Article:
Sunday evening, a 60 Minutes profile of the National Security Agency in the wake of Edward Snowden’s classified leaks led to public accusations that CBS was acting as a mouthpiece for the U.S. government.
Hey, young people: Believe it or not, "60 Minutes" once stood for solid, deep, important journalism. I know, that sounds absurd now.— Dan Gillmor (@dangillmor) December 16, 2013
Once feared by America’s business and political leadership, the news program 60 Minutes has recently suffered blows to its reputation. Its Oct. 27 report about the 2012 U.S. Consulate attack in Benghazi, Libya, relied on a single source whose account was later shown to be inaccurate. A more recent Amazon profile, broadcast ahead of Cyber Monday, was also decried as a promotional piece.
CBS was granted exclusive access to the NSA’s facilities and staff for Sunday’s 60 Minutes segment. Senior correspondent John Miller, equally known for his award-winning journalist and distinguished career in government, conducted the interviews. Critics claim, however, that his objectivity has been tainted by his alternating between journalism and employment with U.S. intelligence services.
Miller began his career in 1973 as a journalist at New York City’s WNEW and later served as deputy police commissioner for the NYPD. In 1995, he joined ABC as co-anchor of 20/20, where he once secured an on-camera interview with Osama bin Laden. Miller later joined the FBI and also worked in the office of the director of national intelligence. In 2011, Miller once again donned the hat of a newsman at CBS, reporting for CBS This Morning and 60 Minutes. He is widely noted for his quick and accurate reports during the Sandy Hook school massacre. He also manned a news desk on Sept. 11, 2001, where it’s reported that his law enforcement experience played an important role in his ability to coordinate ABC’s coverage.
Throughout Sunday’s broadcast, many viewers expressed anger online over Miller’s NSA segment. Some referred to Miller’s interview as a form of state propaganda, while others lamented what they considered to be the desertion of journalistic principles.
“The fact is, we’re not collecting everybody’s email,” Alexander said at the start of the program. Oddly, there was no question proceeding his statement, an issue many seemed to take issue with. The show just launched immediately into an official government denial.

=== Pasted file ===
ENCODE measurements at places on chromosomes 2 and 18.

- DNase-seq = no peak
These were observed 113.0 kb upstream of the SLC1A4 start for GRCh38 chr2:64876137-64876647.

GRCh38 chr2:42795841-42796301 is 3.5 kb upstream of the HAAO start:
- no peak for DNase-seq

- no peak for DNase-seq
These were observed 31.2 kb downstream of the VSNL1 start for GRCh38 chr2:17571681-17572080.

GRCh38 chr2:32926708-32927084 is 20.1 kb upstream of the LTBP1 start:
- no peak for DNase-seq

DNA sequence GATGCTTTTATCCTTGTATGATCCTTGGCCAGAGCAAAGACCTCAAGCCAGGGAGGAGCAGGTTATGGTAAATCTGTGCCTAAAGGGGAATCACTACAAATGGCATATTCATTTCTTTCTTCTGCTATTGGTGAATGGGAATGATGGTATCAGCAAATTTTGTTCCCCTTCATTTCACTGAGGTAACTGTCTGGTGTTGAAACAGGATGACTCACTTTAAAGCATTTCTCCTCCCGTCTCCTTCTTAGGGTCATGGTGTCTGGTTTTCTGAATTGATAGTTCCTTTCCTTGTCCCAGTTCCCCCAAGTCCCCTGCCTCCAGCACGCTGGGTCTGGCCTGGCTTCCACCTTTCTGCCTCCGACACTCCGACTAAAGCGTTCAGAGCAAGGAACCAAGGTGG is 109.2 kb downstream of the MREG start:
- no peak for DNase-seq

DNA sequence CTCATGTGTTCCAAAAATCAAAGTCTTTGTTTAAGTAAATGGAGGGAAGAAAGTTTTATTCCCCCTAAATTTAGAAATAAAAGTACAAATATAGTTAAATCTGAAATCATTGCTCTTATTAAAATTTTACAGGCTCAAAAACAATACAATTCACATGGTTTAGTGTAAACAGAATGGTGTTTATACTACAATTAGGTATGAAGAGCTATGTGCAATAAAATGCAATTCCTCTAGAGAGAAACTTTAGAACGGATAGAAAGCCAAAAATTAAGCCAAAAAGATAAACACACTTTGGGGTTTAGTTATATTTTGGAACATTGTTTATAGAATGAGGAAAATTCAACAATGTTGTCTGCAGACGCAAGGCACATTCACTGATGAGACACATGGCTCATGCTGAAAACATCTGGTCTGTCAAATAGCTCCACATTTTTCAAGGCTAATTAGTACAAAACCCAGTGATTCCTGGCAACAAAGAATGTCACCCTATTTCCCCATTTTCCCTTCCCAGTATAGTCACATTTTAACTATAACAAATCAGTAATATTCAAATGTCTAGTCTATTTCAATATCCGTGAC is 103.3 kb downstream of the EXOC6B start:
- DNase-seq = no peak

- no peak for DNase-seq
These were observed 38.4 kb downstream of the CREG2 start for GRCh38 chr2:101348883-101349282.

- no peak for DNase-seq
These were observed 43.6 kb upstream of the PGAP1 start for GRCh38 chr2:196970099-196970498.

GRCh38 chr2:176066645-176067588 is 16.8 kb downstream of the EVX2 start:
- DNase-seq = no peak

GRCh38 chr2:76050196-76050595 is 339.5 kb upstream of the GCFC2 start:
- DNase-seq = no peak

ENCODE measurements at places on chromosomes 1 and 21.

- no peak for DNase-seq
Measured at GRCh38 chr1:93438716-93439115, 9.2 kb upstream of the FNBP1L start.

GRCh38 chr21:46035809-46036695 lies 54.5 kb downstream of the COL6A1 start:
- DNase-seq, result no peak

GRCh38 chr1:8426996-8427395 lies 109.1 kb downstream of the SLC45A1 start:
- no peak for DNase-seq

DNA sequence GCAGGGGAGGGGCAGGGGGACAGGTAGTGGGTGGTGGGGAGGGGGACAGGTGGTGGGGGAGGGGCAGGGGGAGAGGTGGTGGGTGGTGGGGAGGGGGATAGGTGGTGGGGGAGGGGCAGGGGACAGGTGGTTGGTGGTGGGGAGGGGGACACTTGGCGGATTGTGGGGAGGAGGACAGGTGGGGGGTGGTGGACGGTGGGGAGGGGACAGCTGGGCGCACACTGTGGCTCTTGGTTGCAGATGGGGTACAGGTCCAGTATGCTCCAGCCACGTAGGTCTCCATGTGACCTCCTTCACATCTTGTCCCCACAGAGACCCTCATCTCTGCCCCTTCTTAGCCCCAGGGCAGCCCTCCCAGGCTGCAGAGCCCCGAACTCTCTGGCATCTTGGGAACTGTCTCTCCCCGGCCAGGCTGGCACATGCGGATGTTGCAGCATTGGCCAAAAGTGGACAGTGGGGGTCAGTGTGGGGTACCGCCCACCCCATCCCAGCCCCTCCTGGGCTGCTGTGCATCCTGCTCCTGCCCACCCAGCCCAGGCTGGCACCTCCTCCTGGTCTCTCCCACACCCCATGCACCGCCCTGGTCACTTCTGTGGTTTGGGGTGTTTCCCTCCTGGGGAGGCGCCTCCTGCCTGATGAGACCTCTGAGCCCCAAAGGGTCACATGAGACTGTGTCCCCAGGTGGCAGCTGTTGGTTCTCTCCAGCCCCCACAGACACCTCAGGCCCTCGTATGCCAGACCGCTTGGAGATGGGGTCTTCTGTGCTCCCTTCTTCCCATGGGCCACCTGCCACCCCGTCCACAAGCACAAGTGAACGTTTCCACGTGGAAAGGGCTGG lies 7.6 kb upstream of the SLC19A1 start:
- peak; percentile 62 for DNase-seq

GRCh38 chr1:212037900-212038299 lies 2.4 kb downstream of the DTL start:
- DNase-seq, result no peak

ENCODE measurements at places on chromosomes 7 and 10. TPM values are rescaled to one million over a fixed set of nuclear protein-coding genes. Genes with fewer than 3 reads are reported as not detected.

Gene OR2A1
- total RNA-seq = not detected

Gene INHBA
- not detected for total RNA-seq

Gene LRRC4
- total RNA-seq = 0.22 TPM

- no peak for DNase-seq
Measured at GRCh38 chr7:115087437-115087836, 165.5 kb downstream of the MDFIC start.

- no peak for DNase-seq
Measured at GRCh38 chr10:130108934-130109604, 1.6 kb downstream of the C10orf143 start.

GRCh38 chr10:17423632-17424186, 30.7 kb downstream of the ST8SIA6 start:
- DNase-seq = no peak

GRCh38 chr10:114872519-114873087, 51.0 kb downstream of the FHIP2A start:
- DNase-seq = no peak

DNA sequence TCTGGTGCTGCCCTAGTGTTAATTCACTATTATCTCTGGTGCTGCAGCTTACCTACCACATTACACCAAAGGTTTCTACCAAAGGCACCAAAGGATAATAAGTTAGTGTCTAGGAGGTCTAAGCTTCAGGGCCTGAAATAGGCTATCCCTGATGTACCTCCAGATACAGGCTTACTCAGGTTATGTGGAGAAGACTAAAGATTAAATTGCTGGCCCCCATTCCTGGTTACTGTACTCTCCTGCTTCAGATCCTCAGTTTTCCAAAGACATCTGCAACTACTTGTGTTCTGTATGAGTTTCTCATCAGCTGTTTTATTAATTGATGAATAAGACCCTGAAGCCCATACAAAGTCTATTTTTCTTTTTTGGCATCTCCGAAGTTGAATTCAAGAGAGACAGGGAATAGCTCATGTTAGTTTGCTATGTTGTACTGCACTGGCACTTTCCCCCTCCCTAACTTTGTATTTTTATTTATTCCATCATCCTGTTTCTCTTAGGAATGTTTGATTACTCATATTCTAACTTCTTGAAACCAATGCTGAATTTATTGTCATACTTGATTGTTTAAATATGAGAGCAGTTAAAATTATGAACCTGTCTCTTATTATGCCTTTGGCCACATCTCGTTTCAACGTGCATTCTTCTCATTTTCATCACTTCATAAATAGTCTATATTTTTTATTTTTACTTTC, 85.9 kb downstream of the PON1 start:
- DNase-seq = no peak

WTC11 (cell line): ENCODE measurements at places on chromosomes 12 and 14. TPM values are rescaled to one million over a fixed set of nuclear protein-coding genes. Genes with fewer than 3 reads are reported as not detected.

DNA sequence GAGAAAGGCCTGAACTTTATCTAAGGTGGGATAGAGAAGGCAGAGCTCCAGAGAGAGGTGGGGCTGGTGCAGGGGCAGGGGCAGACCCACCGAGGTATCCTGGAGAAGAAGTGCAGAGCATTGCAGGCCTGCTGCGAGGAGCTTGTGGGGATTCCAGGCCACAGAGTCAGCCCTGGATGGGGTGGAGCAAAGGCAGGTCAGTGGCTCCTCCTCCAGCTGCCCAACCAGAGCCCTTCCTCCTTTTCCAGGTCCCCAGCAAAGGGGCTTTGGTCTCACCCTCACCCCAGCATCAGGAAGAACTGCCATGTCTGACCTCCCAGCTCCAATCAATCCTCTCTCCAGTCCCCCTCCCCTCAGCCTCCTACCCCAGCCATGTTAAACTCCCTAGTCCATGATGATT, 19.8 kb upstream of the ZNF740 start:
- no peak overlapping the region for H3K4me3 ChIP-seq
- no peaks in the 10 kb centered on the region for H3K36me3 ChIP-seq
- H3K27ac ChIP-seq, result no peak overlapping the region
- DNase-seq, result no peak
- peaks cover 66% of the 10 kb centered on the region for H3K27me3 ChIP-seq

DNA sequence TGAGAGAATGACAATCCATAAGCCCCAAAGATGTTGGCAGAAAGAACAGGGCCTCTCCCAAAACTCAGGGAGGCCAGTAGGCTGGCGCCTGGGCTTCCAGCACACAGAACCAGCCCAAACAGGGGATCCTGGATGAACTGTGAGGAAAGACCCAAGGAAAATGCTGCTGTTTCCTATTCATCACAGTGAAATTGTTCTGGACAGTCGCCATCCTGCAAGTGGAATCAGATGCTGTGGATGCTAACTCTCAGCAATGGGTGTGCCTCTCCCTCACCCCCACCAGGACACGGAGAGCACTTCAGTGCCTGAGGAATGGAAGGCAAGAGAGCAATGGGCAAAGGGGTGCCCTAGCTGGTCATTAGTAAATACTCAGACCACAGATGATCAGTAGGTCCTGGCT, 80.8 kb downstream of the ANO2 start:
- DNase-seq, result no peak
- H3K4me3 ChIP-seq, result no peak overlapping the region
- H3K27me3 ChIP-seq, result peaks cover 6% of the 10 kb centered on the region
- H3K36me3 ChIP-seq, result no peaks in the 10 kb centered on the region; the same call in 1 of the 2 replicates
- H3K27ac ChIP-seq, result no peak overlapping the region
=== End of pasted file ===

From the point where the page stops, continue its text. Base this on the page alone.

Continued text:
“There is no reason that we would listen to the phone calls of Americans. There’s no intelligence value in that,” Alexander told Miller as their back and forth began. “What they are doing is collecting the phone records of more than 300 million Americans.”
In that instance, critics contend Miller missed an opportunity to ask Alexander why metadata is so valuable to the NSA. Many have argued that the most intimate details of a person’s life can be discerned by observing who they talk to, from where. By monitoring metadata, the government could tell if someone had called an abortion clinic, for example, or visited a physician that specializes in the treatment of HIV, as journalist Glenn Greenwald recently pointed out to the BBC.
If Miller did confront the NSA with any of these concerns, the exchange must have been left on a CBS cutting room floor.
“So you understand then, there might be a little confusion among Americans who read in the newspaper that the NSA has vacuumed up, the records of the telephone calls of every man, woman and child in the United States for a period of years” Miller told Alexander, "that sounds like spying on Americans.”
“Right, and that's wrong,” Alexander responded. “That's absolutely wrong.”
At this point, critics say Miller could have asked Alexander to elaborate on how collecting someone’s phone records doesn’t qualify as surveillance. Instead, he opted to just ask a question that he already had the answer to: “You don’t hear the call?”
None of the concerns frequently raised by journalists, lawmakers, and even members of the public over the NSA’s spy programs were ever introduced into the conversation. No one critical of the NSA was interviewed. The word “rights” doesn’t even make an appearance in the 60 Minutes transcript. And the only journalist permitted to question the government officials was forced to declare a conflict of interest a minute into the show.
60 Minutes journalist tasked to report on the NSA used to work for the Office of the Director of National Intelligence. So there's that.— Andrew Blake (@apblake) December 16, 2013
Before the interview ended, Miller asked if a deal should be arranged with Snowden if he returned to the United States—a compromise that's never been requested by Snowden.
Alexander responded: “This is analogous to a hostage taker taking 50 people hostage, shooting 10 and then say, ‘If you give me full amnesty I'll let the other 40 go.’ What do you do?”
“It’s a dilemma,” Miller answered.
According to the New York Post, among others, Miller is now negotiating for a top intelligence position within the New York City Police Department.